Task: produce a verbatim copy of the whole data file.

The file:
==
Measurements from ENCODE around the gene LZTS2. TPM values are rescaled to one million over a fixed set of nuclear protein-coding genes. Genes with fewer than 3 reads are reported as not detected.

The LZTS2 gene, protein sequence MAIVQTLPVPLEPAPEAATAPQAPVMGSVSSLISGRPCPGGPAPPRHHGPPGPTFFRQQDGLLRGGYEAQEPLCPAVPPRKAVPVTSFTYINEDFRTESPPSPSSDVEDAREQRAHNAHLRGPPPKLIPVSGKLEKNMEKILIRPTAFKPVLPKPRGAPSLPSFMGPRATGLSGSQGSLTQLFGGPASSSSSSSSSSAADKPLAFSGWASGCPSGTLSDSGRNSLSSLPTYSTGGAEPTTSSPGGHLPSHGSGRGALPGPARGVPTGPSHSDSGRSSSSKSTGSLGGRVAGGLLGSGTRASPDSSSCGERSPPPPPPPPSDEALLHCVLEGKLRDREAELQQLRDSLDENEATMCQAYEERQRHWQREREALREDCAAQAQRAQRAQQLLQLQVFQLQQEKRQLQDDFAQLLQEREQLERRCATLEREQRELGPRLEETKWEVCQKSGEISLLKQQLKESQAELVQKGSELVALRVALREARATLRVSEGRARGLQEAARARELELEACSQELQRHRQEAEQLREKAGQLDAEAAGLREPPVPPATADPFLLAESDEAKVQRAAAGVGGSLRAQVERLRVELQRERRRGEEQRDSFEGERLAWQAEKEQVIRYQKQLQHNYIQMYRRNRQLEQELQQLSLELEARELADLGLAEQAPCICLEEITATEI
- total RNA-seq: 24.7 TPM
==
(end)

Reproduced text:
Measurements from ENCODE around the gene LZTS2. TPM values are rescaled to one million over a fixed set of nuclear protein-coding genes. Genes with fewer than 3 reads are reported as not detected.

The LZTS2 gene, protein sequence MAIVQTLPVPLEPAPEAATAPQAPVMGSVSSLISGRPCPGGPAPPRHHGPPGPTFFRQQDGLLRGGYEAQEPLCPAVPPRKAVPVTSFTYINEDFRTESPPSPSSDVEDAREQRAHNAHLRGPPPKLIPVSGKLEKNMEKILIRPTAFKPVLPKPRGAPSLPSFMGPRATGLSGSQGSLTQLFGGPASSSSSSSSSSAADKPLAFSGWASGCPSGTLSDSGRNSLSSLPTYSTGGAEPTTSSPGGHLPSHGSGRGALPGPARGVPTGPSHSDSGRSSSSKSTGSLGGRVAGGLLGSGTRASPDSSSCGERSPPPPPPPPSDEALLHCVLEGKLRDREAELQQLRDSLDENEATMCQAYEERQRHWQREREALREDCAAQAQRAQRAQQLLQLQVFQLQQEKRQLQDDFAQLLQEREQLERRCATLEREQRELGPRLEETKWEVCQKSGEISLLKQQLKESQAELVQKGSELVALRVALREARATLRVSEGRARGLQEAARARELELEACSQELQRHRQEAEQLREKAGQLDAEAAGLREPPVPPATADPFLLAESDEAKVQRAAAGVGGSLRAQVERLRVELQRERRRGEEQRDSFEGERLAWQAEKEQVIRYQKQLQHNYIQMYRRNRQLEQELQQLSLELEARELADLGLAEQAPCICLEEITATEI
- total RNA-seq: 24.7 TPM